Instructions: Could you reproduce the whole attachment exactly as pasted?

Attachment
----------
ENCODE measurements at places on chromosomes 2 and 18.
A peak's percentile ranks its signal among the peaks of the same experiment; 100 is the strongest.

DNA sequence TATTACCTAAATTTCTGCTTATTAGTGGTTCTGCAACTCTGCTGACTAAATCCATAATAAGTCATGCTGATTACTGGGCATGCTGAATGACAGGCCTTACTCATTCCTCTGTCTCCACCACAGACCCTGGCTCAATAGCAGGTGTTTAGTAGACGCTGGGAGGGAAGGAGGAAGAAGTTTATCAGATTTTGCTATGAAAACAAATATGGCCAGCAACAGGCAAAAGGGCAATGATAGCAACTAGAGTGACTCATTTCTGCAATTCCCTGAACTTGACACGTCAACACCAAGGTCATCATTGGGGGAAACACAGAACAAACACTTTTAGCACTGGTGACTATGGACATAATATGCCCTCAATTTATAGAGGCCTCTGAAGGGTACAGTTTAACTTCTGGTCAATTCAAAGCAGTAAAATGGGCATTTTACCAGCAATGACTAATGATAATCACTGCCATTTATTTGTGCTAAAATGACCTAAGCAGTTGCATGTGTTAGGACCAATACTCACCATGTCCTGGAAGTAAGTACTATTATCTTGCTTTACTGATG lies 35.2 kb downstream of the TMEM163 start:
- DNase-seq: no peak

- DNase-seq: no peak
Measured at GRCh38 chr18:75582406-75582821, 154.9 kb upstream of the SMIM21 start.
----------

ENCODE measurements at places on chromosomes 2 and 18.
A peak's percentile ranks its signal among the peaks of the same experiment; 100 is the strongest.

DNA sequence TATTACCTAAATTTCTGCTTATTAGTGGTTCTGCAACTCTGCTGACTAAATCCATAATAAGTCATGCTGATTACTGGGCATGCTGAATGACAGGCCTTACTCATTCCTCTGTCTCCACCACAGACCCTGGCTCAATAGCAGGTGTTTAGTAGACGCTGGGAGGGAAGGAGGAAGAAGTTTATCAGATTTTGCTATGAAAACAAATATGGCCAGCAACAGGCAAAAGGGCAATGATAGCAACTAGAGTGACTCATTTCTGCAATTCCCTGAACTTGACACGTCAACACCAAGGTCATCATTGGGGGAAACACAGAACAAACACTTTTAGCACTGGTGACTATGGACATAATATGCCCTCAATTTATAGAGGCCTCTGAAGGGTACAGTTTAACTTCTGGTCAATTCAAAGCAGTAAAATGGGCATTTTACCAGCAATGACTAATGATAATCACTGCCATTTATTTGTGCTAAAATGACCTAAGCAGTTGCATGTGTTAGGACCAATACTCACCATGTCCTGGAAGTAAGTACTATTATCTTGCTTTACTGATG lies 35.2 kb downstream of the TMEM163 start:
- DNase-seq: no peak

- DNase-seq: no peak
Measured at GRCh38 chr18:75582406-75582821, 154.9 kb upstream of the SMIM21 start.